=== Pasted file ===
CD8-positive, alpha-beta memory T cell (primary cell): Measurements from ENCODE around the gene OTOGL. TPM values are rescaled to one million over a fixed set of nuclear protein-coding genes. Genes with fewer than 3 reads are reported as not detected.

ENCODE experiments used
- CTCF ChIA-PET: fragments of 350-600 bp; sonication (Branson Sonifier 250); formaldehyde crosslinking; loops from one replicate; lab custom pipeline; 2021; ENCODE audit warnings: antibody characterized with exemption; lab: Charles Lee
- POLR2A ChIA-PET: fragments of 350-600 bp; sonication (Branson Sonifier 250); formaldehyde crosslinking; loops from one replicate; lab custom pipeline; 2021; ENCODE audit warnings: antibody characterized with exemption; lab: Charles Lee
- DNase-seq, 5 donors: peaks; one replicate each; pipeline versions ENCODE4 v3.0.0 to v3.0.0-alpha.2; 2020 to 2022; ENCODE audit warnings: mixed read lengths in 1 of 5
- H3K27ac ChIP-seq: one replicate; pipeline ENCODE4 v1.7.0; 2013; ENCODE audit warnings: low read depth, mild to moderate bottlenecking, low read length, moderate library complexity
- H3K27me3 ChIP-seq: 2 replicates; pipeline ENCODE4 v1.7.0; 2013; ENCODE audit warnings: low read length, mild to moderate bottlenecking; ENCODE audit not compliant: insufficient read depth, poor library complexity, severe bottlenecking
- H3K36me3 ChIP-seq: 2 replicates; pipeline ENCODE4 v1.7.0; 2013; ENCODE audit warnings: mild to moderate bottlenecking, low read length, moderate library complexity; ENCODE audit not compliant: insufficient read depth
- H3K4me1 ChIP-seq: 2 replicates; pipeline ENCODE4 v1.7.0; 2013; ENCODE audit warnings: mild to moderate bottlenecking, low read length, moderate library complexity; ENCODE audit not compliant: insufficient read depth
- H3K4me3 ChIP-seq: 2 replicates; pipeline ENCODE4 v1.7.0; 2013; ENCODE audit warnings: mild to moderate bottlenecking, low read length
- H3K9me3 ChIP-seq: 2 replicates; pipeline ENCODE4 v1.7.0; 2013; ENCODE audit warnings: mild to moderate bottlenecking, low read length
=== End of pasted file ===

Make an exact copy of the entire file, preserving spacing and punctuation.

CD8-positive, alpha-beta memory T cell (primary cell): Measurements from ENCODE around the gene OTOGL. TPM values are rescaled to one million over a fixed set of nuclear protein-coding genes. Genes with fewer than 3 reads are reported as not detected.

ENCODE experiments used
- CTCF ChIA-PET: fragments of 350-600 bp; sonication (Branson Sonifier 250); formaldehyde crosslinking; loops from one replicate; lab custom pipeline; 2021; ENCODE audit warnings: antibody characterized with exemption; lab: Charles Lee
- POLR2A ChIA-PET: fragments of 350-600 bp; sonication (Branson Sonifier 250); formaldehyde crosslinking; loops from one replicate; lab custom pipeline; 2021; ENCODE audit warnings: antibody characterized with exemption; lab: Charles Lee
- DNase-seq, 5 donors: peaks; one replicate each; pipeline versions ENCODE4 v3.0.0 to v3.0.0-alpha.2; 2020 to 2022; ENCODE audit warnings: mixed read lengths in 1 of 5
- H3K27ac ChIP-seq: one replicate; pipeline ENCODE4 v1.7.0; 2013; ENCODE audit warnings: low read depth, mild to moderate bottlenecking, low read length, moderate library complexity
- H3K27me3 ChIP-seq: 2 replicates; pipeline ENCODE4 v1.7.0; 2013; ENCODE audit warnings: low read length, mild to moderate bottlenecking; ENCODE audit not compliant: insufficient read depth, poor library complexity, severe bottlenecking
- H3K36me3 ChIP-seq: 2 replicates; pipeline ENCODE4 v1.7.0; 2013; ENCODE audit warnings: mild to moderate bottlenecking, low read length, moderate library complexity; ENCODE audit not compliant: insufficient read depth
- H3K4me1 ChIP-seq: 2 replicates; pipeline ENCODE4 v1.7.0; 2013; ENCODE audit warnings: mild to moderate bottlenecking, low read length, moderate library complexity; ENCODE audit not compliant: insufficient read depth
- H3K4me3 ChIP-seq: 2 replicates; pipeline ENCODE4 v1.7.0; 2013; ENCODE audit warnings: mild to moderate bottlenecking, low read length
- H3K9me3 ChIP-seq: 2 replicates; pipeline ENCODE4 v1.7.0; 2013; ENCODE audit warnings: mild to moderate bottlenecking, low read length